or “new body way,” is an holistic art of body movement. Born from the ancient traditions of Japan, Shintaido draws on martial arts, meditation, and artistic creativity to form an amazing and invigorating mind-body movement technique.
- health exercise
- artistic expression
- martial arts
Shintaido is not a self-defense technique for fighting with other people. But if you belive that the “enemies” are stress, alienation, environmental toxins, junk information overload, fear — then Shintaido may be just what you are looking for.
- In Japanese, ‘kokoro no uta’ means ‘singing from the heart.’ This is as much a quality of Shintaido as it is of music.
- — Henry Kaiser, musician
- Shintaido is a playground for grown-ups.
- — Haruyoshi Ito, Shintaido master
- Shintaido is excellent for warming up the body, for increasing strength, flexibility and balance, and for relaxation and general conditioning.
- — David Palmer, founder TouchPro School of On-site Massage
- Shintaido will enlighten and redeem the young generation in America today.
- — Alan Watts, author
Shintaido was developed in Japan in the 1960s. Several students of karate master Shigeru Egami, the head of the Shotokai school, formed their own school not bound by the limitations of traditional martial arts.
This group, called Rakutenkai (“meeting of optimists”), was organized by Mr. Hiroyuki Aoki. Trained as an actor and artist, he had attained a 5th-degree black belt in Shotokai Karate and was Egami’s top student. His generation was marked by the dropping of the atomic bomb, and the Rakutenkai group aimed to transform the wisdom of ancient traditions into a contemporary idiom.
The new movement discipline they developed was later named Shintaido, and many non-Japanese who studied it eventually brought it back to their home countries. Shintaido of America was founded in 1975 by Haruyoshi F. Ito and Michael Thompson.
Two books that cover the history in more detail are available from Shintaido of America Publications
The basic open-hand Shintaido curriculum includes
- use of voice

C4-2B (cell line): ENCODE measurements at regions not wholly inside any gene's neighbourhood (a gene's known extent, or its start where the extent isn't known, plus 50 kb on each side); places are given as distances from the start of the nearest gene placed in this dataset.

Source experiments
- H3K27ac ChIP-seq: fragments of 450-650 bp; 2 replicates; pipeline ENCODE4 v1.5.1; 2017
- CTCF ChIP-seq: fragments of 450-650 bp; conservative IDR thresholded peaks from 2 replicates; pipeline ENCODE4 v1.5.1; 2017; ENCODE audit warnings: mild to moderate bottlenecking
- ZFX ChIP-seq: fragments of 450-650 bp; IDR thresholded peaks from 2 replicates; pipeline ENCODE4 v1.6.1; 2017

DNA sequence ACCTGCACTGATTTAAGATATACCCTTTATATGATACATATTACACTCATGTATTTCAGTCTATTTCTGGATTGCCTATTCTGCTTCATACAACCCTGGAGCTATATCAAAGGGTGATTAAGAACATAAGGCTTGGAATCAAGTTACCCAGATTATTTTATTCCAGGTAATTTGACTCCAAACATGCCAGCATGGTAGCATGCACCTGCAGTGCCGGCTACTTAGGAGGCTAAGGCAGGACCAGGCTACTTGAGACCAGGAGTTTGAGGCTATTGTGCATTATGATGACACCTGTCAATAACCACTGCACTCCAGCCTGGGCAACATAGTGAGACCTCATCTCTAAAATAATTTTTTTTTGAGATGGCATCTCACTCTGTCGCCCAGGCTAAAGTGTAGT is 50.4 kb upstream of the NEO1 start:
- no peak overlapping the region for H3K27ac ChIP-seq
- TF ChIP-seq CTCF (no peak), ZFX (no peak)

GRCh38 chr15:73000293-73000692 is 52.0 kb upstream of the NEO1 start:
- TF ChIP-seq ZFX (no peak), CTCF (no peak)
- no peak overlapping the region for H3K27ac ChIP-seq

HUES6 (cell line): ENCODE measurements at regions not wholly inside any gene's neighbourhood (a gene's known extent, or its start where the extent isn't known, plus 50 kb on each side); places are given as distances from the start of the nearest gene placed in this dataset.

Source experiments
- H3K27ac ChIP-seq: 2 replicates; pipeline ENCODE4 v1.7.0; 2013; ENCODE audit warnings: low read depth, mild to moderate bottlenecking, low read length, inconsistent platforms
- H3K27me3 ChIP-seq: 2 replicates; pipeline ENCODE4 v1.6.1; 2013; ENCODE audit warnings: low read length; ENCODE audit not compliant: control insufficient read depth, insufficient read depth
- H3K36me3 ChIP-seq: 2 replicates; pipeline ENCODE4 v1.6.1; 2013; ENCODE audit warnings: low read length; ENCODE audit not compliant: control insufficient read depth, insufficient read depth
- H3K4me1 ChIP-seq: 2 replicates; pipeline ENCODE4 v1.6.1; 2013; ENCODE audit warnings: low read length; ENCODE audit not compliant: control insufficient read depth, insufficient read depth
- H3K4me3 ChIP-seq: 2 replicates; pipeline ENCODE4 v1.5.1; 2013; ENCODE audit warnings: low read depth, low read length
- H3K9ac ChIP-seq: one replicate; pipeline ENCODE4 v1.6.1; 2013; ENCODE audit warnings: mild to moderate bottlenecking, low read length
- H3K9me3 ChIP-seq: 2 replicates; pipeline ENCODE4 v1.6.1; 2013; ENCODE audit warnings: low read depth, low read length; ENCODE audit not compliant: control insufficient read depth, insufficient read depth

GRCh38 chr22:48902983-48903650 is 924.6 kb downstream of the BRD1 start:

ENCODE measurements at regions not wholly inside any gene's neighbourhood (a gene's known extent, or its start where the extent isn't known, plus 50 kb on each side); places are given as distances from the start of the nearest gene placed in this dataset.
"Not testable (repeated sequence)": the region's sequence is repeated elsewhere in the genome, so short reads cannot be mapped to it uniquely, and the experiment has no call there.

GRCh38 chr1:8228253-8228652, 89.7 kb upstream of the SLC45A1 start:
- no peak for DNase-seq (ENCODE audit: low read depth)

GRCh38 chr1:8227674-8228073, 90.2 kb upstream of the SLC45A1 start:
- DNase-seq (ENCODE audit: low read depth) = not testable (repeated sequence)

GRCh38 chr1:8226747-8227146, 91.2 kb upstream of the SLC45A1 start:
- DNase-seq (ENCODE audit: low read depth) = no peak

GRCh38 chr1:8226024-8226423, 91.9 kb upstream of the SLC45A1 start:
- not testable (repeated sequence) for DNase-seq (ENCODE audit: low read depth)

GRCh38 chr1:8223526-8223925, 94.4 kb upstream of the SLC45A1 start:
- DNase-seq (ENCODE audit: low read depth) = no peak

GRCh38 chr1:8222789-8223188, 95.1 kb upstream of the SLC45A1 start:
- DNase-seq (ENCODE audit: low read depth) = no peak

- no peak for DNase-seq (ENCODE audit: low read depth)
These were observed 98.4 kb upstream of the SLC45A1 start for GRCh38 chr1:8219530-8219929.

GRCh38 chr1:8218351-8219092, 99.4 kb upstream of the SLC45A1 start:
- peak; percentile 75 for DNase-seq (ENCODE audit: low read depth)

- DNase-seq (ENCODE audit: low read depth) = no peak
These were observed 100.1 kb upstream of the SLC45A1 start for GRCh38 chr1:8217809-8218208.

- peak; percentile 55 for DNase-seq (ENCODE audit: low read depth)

- developing unified movement from the center
- opening and strengthening the legs, hips, and lower body
- cooperative partner exercises
- energy sensitivity training
- developing expansive movement
In addition, there are several specialized areas which apply the principles of Shintaido to martial arts and other disciplines
- bojutsu (using a 6-foot wooden staff)
- kenjutsu (using a wooden sword)
- Shintaido karate
- relaxation and health exercises (kenko taiso)
(The textbook on Shintaido Bojutsu published by Koudansha International is available from Amazon.com)
Most classes are 90 minutes or 2 hours. When you come to Shintaido, don’t worry about athletic ability, talent, or previous movement experience. Just do the best you can and enjoy moving your body. It’s OK to rest when you need to and re-join the class when you can.
Shintaido practice follows this general outline:
- Warm-ups and Stretching
release tension, develop flexibility, and prepare for movement
- Opening Exercises (“mind and body opening”)
strengthening and aerobic techniques to expand movement from the center and awaken the mind
- Basic Techniques (“unifying foundations”)
forms for unifying movement and deepening concentration, sometimes using vocalization
- Partner Practice (“joining hands”)
emphasizing cooperation, communication and awareness, rather than self-defense
Shintaido is not affiliated with any religion or particular philosophy, but has been inspired by many great philosophies, religious traditions, and artistic achievements of history. The core of Shintaido philosophy comes from its own origins: to go beyond violence, and through body movement realize our hidden talents and true nature as human beings.
Shintaido is open to everyone and can be enjoyed by athletic and unathletic alike. Shintaido can be very physically intense or gentle and meditative. With a wide range of movements, a do-what-you-can attitude is encouraged, with the goal of providing each student with an appropriate level of challenge.
A traditional white gi (martial arts uniform) with a white belt is the standard dress for all levels of experience. If you don’t have a gi, white cotton is preferable. Wear loose-fitting clothes for movement. Bare feet or tabi (Japanese shoes with thin rubber soles) are best, or sneakers with soft soles that allow your toes and feet to move.